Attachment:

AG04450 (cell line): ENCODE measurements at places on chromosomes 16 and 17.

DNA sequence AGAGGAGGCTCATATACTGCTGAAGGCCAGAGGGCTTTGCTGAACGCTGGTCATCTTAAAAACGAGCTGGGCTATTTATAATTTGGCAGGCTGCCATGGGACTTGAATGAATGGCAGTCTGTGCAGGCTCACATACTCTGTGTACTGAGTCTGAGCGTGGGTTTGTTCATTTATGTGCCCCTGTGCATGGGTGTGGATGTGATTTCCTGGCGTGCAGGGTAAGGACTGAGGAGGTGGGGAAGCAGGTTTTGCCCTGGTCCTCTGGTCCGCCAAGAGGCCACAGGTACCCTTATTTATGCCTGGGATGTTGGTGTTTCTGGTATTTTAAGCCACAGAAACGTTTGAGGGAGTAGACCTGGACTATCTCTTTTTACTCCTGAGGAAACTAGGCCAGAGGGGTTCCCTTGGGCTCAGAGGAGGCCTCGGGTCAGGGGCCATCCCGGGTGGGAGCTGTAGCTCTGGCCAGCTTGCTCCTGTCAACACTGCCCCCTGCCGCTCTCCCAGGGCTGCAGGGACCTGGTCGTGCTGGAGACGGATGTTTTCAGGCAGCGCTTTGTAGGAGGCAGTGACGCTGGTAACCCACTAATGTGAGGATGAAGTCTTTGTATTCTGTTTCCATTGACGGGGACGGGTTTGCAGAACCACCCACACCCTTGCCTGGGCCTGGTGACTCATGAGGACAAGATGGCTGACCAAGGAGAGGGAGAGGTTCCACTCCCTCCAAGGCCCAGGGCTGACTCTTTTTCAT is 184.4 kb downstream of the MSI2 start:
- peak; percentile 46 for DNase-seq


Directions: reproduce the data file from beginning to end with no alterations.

AG04450 (cell line): ENCODE measurements at places on chromosomes 16 and 17.

DNA sequence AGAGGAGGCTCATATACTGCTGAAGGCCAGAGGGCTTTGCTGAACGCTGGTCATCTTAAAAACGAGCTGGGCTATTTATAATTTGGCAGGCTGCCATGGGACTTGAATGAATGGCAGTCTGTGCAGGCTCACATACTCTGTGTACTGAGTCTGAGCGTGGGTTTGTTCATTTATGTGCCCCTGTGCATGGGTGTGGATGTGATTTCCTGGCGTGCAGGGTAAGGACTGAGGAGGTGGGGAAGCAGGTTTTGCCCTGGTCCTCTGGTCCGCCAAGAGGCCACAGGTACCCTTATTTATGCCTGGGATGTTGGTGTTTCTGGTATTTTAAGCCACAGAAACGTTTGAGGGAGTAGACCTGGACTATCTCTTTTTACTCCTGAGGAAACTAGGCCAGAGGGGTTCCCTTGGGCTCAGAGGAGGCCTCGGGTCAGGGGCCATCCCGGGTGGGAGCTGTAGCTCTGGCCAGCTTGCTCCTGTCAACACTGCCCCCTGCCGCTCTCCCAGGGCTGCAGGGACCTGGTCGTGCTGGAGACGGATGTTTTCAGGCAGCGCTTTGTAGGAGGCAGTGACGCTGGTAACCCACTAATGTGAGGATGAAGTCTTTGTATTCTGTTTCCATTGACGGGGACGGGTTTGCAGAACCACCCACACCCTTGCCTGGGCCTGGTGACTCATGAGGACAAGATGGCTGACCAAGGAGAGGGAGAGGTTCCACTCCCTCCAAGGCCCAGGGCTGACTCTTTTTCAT is 184.4 kb downstream of the MSI2 start:
- peak; percentile 46 for DNase-seq